Update 00/01 on ICRC activities in response to the violence in Nigeria
14-03-2000 Operational Update
On 21 February 2000, clashes erupted between Muslims and Christians in the northern city of Kaduna, triggered by a march organized by the Christian Association of Nigeria to protest against the proposed introduction of Islamic Sharia law in Kaduna state.
Hundreds of people were killed or wounded and thousands became displaced within the city. Houses, cars, mosques and churches were burned, shops looted, and roadblocks mounted by Christian and Muslim groups. A curfew was imposed by the deputy-governor of Kaduna state. Subsequently, soldiers and the police mounted roadblocks and started to patrol the streets of Kaduna in an effort to restore law and order. By 24 February, relative calm had returned to the city.
In an apparent reprisal for the upheaval in Kaduna, clashes broke out on 28 February between Muslims and Christians in three south-eastern states of Nigeria (Abia, Akwa Ibom, and Imo). The violence, which forced around 20,000 people to take shelter in army camps and police barracks in the three states mentioned above and in Enugu, left scores dead and many more injured. It also resulted in large-scale destruction of property.
The sectarian violence initially forced the displacement of some 16,000 families (80,000 people) in Kaduna state and 4,000 families (20,000 people) in the south-eastern part of Nigeria. The majority of the displaced were sh eltered in 15 locations, including army camps and police barracks. Most of the people have now left the shelters and are struggling to return to normality.
Red Cross response
Based on the clashes that occurred in Nigeria in 1999, the ICRC had anticipated sporadic outbursts of internal violence in the country and its effect, particularly on the poorest and most vulnerable in society. In readiness for such an eventuality, it had therefore made a budget allocation, in its Emergency Appeals 2000, for the stockpiling of relief goods and medical supplies in Lagos for timely dispatch and distribution. The stocks were designated for the Nigerian Red Cross, which boasts both Christians and Muslims among its members, and which has already proved its ability to assist all conflict victims irrespective of religious affiliation. During violent clashes in early 1999, the Red Cross intervention teams were fully respected by both communities in question and the police force and were actively assisted in performing their duties by all involved. Similarly, the public's response to Red Cross efforts to assist clash victims has been encouraging this time around.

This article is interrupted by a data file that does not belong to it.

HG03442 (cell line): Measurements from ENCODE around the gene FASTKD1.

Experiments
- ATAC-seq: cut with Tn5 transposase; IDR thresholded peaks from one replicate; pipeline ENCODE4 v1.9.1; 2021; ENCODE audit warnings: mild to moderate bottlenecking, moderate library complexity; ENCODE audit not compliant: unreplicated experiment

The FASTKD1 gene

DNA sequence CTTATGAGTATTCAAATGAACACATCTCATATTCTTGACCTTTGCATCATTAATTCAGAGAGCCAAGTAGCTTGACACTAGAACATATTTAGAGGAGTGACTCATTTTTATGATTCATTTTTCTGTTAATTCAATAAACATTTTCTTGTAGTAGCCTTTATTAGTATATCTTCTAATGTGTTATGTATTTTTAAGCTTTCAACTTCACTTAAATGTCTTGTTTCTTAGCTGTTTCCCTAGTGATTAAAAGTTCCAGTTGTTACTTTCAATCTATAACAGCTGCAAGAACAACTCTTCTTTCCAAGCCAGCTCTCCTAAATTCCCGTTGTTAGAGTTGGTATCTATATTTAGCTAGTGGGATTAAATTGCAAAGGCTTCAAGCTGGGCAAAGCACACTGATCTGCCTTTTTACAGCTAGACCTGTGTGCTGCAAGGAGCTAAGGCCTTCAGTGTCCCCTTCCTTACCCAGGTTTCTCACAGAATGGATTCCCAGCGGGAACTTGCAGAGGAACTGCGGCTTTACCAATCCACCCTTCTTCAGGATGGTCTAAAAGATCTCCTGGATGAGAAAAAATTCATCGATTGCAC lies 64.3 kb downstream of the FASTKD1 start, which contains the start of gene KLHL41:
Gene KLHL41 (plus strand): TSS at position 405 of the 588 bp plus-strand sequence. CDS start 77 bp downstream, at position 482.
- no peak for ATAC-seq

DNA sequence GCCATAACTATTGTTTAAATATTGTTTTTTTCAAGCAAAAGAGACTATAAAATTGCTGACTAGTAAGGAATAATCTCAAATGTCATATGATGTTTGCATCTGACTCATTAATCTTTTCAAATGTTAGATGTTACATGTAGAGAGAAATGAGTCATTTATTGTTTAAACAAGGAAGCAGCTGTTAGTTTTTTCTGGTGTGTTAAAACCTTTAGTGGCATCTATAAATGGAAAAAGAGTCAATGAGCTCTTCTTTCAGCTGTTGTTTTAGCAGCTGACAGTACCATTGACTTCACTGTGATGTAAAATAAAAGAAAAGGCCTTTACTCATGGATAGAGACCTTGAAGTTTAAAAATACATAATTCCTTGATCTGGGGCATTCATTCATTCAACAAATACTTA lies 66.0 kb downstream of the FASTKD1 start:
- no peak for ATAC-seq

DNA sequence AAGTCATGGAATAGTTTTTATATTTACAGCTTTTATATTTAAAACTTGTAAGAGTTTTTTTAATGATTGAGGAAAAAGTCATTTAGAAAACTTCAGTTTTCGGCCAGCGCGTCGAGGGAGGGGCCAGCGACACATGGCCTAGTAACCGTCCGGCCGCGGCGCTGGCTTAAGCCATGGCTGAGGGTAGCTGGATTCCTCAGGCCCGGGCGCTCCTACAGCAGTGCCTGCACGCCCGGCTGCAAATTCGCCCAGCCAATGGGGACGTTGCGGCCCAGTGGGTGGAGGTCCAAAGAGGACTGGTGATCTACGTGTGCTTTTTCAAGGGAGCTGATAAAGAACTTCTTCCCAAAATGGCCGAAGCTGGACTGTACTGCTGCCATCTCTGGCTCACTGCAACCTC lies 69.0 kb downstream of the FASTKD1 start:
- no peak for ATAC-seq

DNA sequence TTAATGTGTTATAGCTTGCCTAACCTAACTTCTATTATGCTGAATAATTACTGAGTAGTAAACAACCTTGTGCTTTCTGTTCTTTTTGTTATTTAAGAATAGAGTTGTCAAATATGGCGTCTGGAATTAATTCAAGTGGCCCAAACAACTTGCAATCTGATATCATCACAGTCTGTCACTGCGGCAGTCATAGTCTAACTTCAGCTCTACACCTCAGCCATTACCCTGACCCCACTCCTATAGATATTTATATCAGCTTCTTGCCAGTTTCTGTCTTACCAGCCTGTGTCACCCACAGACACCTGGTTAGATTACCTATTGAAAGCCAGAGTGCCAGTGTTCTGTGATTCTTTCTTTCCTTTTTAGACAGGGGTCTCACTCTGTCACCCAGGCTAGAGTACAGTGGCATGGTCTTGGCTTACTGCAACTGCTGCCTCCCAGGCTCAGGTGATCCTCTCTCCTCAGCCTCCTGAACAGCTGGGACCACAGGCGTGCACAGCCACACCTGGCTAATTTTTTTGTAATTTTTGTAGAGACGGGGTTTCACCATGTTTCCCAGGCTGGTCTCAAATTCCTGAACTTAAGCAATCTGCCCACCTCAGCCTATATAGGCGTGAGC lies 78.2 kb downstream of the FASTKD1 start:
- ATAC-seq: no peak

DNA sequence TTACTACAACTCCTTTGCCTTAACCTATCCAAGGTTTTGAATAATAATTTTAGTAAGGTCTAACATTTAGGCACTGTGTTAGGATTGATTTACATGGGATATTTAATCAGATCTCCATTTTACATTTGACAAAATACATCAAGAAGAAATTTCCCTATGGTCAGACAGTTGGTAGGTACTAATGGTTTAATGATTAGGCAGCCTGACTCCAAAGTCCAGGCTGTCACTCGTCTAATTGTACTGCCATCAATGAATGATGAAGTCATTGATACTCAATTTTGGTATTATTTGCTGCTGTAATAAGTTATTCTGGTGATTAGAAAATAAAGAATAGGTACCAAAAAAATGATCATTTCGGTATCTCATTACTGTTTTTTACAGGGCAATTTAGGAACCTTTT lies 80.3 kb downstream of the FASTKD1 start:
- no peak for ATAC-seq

In the city of Kaduna , the Kaduna branch of the Nigerian Red Cross Society (NRCS) responded by immediately visiting hospitals and IDP sites in order to assess the needs of the displaced. Nigerian Red Cross branches of the neighbouring states of Plateau and Katsina and the Federal Capital Territory sent volunteers and vehicles to support the Kaduna branch. The ICRC provided the following support:
a total of 10 boxes of dressing materials distributed by the NRCS to six clinics and hospitals;
relief material including 400 kitchen sets, 1,000 jerrycans, 20 rolls of plastic sheeting and 1,500 blankets for 1,500 families;
funding for the transportation of relief goods and food/accommodation for 60 volunteers.
The ICRC will continue to monitor the situation closely in order to ease the way for its timely intervention should new needs arise.
The NRCS has distributed, from its own resources, 2,000 blankets, 665 mats and cooking pots, and 60 tonnes of food mobilized by the International Federation of the Red Cross and Red Crescent Societies.
Likewise, in the south-east , Nigerian Red Cross branches have responded rapidly to the crisis by providing emergency aid such as food, water and basic medical supplies. Red Cross volunteers have cooperated closely with the local authorities in order to monitor the situation of the initially displaced 20,000 people. The NRCS, with the support of the ICRC, has provided further emergency relief items to cater for needs of 1,500 families. The items included cooking pots, cups, mats, jerrycans, soap and clothing for women and children. As in the case of Kaduna, the ICRC will continue to monitor the situation closely in order to able to intervene rapidly in the event that new needs arise.
ICRC presence in the country
The ICRC's presence in Nigeria, primarily for the dissemination of international humanitarian law and the Red Cross mandate to armed and police forces, goes back a long way. Its efforts have paid off by enabling it to establish an extensive network of contacts and to forge solid cooperation with the Nigerian Red Cross in a number of programmes including assistance to victims of clashes. Furthermore, the smooth coordination among the components of the Movement has greatly contributed to its image of cohesiveness and to the public acceptance that it enjoys in the country. This, in turn, has paved the way for rapid response to the needs of civilians in the event of an emergency.